Does it sometimes seem that everywhere you look, friends or family members are talking about buying a new house or refinancing their existing mortgages? Perhaps you are considering whether or not to refinance your home mortgage.
If so, you are not alone. Guidance from a financial advisor can help you know if refinancing your mortgage makes sense for your long-term goals.
Why are rates so low?
The Federal government can help manage the economy by using monetary economic policy, which affects interest rates. In response to the economic crisis caused by the global pandemic, the Federal Reserve has injected “liquidity” into the system using major public policy levers that it controls. In theory, lower interest rates encourage spending (as it becomes more affordable to borrow money), which in turn helps boost the economy.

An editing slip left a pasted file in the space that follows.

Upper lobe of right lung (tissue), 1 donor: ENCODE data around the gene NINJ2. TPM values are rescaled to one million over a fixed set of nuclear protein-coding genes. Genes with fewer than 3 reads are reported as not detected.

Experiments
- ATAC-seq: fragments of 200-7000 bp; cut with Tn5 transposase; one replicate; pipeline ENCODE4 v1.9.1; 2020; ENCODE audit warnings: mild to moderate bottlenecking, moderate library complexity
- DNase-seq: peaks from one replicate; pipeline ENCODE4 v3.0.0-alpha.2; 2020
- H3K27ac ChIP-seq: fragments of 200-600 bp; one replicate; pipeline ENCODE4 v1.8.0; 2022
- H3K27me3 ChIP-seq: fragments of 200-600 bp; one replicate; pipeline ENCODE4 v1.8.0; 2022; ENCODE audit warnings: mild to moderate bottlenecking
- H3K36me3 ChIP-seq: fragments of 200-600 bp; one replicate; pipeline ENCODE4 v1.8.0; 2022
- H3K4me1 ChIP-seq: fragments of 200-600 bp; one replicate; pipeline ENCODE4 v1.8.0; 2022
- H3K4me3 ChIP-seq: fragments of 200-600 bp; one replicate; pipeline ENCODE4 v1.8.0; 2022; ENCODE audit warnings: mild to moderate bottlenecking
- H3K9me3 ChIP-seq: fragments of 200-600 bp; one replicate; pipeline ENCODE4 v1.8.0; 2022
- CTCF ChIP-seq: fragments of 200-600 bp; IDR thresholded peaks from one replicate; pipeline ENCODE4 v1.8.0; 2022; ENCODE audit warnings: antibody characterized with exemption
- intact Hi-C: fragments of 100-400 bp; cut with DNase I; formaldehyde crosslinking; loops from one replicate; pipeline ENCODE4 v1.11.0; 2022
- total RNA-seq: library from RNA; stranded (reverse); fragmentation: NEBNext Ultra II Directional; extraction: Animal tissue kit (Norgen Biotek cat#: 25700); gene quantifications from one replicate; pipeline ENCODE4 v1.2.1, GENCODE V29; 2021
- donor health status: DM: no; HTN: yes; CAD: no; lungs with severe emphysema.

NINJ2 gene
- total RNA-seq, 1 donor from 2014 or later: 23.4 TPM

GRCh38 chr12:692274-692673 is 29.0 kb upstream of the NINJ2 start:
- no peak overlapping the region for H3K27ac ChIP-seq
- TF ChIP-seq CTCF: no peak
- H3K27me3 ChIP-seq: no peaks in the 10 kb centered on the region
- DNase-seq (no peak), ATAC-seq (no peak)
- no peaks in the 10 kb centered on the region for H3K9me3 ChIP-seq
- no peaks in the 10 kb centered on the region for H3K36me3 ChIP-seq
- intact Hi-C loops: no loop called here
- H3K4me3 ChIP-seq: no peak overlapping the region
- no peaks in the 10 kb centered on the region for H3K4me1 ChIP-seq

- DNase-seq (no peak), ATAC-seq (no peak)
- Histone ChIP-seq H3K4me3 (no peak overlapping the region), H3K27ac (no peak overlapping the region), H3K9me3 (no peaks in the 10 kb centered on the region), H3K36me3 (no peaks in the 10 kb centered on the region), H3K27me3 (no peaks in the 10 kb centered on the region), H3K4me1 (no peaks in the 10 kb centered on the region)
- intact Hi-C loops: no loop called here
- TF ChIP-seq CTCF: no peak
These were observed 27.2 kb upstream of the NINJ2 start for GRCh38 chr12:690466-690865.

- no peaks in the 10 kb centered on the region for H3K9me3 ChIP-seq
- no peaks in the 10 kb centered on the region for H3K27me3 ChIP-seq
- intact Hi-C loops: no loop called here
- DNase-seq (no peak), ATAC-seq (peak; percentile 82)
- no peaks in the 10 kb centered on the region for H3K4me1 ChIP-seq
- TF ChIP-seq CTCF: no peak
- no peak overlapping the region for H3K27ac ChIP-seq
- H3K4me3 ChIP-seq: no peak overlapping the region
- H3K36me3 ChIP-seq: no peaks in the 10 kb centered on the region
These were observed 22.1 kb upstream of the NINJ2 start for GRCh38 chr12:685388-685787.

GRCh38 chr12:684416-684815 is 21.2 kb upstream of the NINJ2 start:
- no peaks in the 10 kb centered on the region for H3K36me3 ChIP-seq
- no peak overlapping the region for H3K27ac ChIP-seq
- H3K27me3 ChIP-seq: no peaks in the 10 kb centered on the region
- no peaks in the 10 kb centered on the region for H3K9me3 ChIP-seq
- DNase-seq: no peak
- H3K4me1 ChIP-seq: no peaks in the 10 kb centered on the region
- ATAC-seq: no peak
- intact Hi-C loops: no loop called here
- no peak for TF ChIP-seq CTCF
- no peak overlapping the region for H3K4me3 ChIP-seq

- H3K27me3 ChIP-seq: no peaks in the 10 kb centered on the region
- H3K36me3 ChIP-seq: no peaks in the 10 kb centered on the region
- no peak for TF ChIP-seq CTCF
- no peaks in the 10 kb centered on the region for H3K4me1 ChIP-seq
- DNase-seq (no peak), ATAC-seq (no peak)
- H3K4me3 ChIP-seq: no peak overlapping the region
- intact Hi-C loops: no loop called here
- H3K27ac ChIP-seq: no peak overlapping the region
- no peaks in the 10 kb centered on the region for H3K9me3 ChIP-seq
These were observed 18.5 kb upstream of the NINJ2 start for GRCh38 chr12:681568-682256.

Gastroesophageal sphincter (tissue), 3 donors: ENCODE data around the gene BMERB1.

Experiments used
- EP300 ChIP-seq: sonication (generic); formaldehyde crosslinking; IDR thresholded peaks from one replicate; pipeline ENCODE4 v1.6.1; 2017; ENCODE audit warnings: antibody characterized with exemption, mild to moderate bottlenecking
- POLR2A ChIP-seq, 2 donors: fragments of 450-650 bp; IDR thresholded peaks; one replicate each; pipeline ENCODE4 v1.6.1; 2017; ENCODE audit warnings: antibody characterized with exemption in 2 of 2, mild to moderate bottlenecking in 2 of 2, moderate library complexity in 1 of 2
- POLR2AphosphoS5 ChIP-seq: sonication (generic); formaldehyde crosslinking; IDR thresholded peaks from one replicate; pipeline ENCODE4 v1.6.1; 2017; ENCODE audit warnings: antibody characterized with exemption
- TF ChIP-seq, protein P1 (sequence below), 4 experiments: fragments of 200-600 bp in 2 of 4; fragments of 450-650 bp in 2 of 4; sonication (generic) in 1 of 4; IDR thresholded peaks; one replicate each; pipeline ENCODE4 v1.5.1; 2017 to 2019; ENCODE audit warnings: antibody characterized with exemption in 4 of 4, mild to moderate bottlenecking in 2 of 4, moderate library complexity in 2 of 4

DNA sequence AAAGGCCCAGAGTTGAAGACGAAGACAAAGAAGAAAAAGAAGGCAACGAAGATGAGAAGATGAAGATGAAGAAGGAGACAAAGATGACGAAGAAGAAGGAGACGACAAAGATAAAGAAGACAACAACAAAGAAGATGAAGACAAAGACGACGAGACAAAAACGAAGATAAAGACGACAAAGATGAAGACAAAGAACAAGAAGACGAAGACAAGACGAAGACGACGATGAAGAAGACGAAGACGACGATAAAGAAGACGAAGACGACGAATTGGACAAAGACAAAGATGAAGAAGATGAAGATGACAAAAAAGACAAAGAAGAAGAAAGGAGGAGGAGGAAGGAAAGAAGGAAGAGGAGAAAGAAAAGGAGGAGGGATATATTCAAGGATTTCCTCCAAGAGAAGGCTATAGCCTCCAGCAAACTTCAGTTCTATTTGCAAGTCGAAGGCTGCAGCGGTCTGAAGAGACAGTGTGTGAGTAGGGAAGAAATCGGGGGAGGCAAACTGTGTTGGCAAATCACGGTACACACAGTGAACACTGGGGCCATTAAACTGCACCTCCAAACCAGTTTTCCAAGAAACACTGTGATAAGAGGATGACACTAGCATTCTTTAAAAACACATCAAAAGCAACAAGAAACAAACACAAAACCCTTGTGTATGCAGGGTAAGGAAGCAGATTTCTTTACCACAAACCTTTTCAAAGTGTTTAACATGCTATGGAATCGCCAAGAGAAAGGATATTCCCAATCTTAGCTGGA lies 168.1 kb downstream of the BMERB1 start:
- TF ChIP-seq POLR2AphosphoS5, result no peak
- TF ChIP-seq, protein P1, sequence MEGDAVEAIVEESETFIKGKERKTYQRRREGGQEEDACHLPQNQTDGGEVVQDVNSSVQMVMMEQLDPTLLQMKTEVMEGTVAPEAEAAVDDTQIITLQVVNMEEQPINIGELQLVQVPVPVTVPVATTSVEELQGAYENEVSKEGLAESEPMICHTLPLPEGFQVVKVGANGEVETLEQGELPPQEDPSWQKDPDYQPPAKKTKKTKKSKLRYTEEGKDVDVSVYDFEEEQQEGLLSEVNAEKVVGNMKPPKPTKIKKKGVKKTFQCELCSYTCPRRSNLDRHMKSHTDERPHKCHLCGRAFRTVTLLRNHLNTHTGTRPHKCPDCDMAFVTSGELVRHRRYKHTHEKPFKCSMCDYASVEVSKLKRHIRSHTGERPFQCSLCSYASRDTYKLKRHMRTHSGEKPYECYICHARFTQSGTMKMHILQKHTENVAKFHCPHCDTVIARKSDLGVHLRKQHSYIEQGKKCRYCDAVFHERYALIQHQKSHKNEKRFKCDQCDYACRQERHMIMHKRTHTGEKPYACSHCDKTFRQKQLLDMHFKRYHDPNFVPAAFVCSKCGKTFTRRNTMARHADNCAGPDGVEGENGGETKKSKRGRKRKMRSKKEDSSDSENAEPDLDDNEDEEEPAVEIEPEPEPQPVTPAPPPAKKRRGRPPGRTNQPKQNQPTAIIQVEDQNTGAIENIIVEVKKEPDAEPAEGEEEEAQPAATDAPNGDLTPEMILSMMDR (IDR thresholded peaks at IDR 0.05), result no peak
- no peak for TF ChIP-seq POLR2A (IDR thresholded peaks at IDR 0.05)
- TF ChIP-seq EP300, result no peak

The Federal Reserve has been using two major policy levers most recently:
- Fed Funds Rate Target: The fed funds rate is the interest rate that banks charge each other to lend Federal Reserve funds overnight. This interest rate is a benchmark that banks use to price other financial services, such as interest rates on credit cards, mortgages, and bank loans. Therefore, when the Federal Reserve lowers its target, it has a massive ripple effect on borrowing costs throughout the economy. About a year ago, the target fed funds rate was 2.00% (9/14/2019), whereas now it is 0.00-0.25%. This makes it much less expensive to borrow capital.